The action – reflected in its unanimous adoption of resolution 2307 at a meeting on Tuesday morning – follows the adoption of an earlier resolution that established the UN political mission, as well as the agreements reached between the Government of Colombia and the Revolutionary Armed Forces of Colombia – People’s Army (FARC-EP), including the 23 June pact on a ceasefire and a peace accord to end the 50-year conflict, which was signed on 24 August.
In the resolution today, the Council said it “welcomes the Secretary-General’s report S/2016/729 and approves the recommendations therein regarding the size, operational aspects and mandate of the Mission.”
In the report, Secretary-General Ban Ki-moon recommended 40 observers at the national level, 90 observers at the regional level and 320 observers at the local level, for a total of 450 observers. This was in addition to a number of civilians who will be deployed in the transitional local zones and other locations.
|Government of Colombia, the FARC-EP and the UN Mission in Colombia announce wrapping up seven-day training session for 80 women and men to take part in tripartite mechanism in charge of monitoring and verifying bilateral ceasefire and cessation of hostilities. Photo: UN Mission in Colombia
Mr. Ban recommended that the UN Mission operate in 40 widely dispersed locations: a national headquarters, eight regional headquarters and the 23 transitional local zones for normalization and eight transitional local points for normalization established under the ceasefire agreement.
The UN chief also recommended that “the Mission share with the Government the cost of activating and operating the mechanism, exclusive of government-provided security costs, in proportion to the number of United Nations observers and staff relative to the total number of mechanism personnel.”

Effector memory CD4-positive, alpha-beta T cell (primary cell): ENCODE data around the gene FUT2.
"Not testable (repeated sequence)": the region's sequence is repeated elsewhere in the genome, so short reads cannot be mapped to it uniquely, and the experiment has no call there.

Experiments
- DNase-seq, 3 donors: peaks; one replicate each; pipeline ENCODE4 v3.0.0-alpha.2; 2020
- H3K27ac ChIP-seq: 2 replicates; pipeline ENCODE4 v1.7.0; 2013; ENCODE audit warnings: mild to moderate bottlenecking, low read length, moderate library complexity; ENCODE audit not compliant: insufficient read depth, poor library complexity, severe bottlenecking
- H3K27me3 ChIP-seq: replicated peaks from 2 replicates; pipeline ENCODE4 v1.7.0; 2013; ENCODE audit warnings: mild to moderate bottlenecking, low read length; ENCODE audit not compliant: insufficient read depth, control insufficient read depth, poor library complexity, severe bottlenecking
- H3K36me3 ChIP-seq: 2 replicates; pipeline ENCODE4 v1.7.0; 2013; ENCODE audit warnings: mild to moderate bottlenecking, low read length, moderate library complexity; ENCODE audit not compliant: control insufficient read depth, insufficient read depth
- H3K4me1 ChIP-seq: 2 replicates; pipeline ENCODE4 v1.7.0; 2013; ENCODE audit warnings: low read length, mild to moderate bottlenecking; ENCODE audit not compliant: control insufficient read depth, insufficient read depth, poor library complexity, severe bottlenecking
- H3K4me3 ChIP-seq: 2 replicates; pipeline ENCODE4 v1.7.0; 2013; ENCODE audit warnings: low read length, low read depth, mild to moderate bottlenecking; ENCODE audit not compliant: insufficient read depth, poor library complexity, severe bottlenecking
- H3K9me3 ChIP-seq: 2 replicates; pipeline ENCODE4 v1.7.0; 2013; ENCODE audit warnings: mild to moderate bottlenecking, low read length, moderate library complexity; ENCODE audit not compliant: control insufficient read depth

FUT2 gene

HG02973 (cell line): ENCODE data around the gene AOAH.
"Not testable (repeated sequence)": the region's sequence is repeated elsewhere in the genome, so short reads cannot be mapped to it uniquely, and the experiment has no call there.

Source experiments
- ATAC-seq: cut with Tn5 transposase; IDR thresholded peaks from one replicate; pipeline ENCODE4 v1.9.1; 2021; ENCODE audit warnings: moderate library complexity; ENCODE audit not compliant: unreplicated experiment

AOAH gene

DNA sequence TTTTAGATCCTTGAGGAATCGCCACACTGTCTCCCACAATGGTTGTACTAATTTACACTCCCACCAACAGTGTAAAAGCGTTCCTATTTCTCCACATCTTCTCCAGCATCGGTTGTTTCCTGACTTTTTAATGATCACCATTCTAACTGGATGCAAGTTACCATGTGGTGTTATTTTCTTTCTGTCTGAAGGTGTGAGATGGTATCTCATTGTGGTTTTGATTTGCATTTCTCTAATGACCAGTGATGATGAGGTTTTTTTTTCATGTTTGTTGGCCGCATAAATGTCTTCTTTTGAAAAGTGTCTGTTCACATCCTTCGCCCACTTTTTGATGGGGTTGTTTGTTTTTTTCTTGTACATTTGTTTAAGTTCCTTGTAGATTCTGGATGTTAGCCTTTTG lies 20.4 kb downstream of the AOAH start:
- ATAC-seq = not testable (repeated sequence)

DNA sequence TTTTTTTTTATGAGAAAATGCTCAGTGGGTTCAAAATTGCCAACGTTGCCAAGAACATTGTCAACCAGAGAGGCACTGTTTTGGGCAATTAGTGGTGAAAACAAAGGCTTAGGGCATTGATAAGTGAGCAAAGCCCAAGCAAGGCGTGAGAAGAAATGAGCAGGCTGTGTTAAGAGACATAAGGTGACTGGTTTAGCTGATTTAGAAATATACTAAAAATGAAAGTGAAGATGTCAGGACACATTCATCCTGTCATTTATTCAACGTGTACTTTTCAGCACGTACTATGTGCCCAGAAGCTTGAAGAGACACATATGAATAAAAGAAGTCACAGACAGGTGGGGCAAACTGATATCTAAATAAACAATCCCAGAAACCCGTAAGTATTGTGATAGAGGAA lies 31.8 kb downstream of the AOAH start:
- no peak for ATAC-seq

The UN Mission in Colombia, headed by the Secretary-General’s Special Representative, Jean Arnault, was established through the Security Council resolution 2261, adopted in January 2016.
The Mission is mandated to provide unarmed international observers to monitor and verify the laying down of arms, and be part of the tripartite mechanism that will monitor and verify the definitive bilateral ceasefire and cessation of hostilities, following the signing of a peace agreement.
According to the Mission, it will be deployed in three phases.
The first phase aims to establish the UN Mission’s headquarters in Bogotá and assess conditions at the eight locations, where the UN Mission will have its regional offices.
The second phase will focus on getting the Mission ready to operate at the local level along with representatives of the Government of Colombia and the FARC-EP, and the third phase will include the deployment of all UN observers, and the full operationalization of the tripartite mechanism for monitoring and verification.
Colombia’s steps towards peace are the culmination of various efforts. Since 2012, the parties had been in talks hosted in Cuba. Throughout the discussions, negotiators reached agreement on key issues such as political participation, land rights, illicit drugs and victims' rights and transitional justice.
|A mission planning team during its first regional visit in the country. Photo: UN Mission in Colombia
In June, Secretary-General Ban travelled to Havana, where he witnessed the bilateral signing of a ceasefire and the laying down of arms and noted that the “peace process validates the perseverance of all those around the world who work to end violent conflict not through the destruction of the adversary, but through the patient search for compromise.”UN